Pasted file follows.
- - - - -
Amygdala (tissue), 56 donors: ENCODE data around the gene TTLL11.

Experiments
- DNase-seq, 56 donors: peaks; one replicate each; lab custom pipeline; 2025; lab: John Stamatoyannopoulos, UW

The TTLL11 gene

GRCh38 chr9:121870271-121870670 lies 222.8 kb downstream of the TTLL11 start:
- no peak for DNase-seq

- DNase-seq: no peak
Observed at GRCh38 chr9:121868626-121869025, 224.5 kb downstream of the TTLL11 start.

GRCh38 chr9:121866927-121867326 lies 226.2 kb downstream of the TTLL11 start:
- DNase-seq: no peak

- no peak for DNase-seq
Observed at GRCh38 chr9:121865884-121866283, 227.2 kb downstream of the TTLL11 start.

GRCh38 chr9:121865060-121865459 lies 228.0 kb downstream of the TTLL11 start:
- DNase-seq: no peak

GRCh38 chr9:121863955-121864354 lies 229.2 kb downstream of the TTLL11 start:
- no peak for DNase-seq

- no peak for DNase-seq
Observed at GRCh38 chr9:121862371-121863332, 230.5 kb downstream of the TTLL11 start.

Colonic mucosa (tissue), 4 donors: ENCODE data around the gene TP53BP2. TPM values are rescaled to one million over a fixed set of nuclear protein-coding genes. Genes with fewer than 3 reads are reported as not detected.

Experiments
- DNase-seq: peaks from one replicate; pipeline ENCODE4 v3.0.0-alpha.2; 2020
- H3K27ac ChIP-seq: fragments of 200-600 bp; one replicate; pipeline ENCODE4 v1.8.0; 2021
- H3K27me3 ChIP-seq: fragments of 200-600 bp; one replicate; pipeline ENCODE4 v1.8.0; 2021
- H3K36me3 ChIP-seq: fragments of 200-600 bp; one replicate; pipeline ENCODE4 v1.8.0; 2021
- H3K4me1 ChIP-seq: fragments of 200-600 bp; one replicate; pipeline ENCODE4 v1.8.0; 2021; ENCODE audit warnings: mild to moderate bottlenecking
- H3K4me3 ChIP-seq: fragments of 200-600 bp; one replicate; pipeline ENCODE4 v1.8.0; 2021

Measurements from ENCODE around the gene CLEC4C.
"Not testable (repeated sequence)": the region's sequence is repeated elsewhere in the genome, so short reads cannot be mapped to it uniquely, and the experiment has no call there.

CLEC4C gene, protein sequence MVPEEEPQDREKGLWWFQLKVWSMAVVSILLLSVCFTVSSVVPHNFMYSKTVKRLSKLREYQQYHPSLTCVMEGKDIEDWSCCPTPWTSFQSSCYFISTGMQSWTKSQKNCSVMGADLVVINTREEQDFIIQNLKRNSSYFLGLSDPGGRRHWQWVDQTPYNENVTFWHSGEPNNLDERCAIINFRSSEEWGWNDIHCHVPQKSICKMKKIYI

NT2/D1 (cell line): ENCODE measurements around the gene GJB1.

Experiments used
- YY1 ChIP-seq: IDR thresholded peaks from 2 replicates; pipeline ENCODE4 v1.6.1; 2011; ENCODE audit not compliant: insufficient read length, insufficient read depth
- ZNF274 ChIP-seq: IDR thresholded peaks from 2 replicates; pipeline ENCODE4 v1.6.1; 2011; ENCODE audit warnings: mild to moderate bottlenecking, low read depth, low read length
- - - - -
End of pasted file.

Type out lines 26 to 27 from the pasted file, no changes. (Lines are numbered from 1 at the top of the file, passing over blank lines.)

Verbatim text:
- H3K4me3 ChIP-seq: fragments of 200-600 bp; one replicate; pipeline ENCODE4 v1.8.0; 2021

Measurements from ENCODE around the gene CLEC4C.